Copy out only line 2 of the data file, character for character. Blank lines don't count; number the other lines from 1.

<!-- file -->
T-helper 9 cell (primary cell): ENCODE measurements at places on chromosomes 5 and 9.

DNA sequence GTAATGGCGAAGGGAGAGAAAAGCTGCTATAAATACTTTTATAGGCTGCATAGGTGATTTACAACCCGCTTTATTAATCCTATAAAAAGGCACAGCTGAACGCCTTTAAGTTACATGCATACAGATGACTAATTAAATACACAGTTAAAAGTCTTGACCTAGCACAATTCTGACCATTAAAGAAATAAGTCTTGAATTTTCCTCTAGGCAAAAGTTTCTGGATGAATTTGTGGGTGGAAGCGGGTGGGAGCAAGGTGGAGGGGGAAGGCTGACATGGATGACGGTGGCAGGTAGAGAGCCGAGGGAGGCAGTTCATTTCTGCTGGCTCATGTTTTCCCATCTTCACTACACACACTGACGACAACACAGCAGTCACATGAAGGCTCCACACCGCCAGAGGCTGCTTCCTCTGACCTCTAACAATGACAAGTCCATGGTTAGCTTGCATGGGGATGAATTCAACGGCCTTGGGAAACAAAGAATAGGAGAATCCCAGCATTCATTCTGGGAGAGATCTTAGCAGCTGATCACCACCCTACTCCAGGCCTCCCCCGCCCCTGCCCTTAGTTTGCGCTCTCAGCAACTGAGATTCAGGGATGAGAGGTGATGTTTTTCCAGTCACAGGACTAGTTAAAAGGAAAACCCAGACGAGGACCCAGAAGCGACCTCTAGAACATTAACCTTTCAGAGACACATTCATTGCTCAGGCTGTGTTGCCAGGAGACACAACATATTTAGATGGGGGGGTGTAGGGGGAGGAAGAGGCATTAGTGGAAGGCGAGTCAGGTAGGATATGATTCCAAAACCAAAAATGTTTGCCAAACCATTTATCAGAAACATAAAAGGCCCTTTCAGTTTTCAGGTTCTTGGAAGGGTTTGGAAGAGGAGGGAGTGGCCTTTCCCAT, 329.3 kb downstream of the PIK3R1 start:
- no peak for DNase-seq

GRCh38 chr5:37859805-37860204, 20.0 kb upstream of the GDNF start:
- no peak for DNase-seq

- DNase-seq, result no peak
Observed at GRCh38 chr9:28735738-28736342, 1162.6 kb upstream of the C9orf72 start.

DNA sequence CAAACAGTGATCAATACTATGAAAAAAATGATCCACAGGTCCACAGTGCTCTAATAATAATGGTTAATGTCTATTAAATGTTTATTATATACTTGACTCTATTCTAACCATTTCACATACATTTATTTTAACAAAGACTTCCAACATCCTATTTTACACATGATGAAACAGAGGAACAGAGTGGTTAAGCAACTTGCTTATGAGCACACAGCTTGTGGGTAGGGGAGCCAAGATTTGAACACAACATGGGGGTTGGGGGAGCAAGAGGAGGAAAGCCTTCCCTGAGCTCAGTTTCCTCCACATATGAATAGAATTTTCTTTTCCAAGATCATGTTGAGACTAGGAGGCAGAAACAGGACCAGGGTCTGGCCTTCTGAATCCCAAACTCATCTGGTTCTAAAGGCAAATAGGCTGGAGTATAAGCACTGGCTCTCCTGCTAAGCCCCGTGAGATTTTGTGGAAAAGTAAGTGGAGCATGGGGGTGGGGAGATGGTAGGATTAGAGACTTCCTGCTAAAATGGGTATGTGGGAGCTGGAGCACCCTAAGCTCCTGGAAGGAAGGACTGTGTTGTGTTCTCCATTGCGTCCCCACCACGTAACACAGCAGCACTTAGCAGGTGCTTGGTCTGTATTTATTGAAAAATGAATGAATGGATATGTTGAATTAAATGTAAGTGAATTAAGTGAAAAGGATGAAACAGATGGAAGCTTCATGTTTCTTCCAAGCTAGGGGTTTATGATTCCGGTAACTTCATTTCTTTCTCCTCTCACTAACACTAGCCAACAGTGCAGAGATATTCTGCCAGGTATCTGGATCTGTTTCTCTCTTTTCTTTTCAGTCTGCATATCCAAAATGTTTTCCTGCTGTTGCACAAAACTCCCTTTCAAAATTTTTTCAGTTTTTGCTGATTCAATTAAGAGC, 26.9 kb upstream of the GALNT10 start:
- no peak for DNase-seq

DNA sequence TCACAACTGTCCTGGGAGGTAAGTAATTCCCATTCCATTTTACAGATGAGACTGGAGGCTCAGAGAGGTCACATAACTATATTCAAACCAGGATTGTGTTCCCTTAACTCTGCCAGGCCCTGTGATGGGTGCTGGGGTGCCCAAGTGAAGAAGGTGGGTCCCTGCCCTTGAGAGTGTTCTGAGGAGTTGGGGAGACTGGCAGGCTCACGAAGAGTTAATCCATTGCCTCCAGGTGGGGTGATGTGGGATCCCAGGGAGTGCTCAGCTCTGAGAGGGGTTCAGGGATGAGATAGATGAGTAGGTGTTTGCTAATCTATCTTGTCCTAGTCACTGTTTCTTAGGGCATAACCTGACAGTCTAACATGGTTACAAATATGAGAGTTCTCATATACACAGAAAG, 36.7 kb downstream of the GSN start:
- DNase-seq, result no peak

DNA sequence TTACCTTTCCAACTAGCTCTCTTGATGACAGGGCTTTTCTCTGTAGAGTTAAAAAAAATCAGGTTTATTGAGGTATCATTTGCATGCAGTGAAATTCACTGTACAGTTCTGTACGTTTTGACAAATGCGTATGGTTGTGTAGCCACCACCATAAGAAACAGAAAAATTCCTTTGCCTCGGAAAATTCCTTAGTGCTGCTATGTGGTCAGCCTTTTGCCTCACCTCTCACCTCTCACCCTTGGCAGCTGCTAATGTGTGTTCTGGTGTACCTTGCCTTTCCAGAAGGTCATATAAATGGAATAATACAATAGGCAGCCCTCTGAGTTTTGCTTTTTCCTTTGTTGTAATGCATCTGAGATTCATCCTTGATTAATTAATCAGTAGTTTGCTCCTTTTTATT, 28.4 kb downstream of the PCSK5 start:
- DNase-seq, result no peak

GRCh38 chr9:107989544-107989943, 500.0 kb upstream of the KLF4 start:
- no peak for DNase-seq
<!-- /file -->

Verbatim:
DNA sequence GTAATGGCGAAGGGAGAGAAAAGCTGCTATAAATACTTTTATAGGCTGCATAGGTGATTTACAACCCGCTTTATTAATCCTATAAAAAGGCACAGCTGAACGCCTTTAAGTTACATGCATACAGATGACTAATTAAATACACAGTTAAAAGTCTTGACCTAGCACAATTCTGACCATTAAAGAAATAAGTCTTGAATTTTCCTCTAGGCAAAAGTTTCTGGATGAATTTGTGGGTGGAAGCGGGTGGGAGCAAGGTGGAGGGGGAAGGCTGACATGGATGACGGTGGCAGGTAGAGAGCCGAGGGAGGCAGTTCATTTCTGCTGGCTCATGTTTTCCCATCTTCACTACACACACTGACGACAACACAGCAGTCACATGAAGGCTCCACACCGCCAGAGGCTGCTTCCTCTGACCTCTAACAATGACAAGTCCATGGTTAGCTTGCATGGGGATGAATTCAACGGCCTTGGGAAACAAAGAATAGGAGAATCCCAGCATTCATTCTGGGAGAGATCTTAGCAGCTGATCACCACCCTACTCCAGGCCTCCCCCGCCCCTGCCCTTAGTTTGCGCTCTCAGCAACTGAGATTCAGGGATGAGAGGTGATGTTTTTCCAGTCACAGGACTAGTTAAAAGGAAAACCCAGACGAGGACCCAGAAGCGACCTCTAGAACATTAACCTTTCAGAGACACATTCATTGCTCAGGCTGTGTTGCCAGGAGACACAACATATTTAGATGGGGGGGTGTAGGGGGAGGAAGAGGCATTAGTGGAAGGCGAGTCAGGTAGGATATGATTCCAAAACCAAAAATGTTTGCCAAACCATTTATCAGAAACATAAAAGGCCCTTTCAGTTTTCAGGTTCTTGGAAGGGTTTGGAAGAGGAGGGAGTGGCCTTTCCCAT, 329.3 kb downstream of the PIK3R1 start: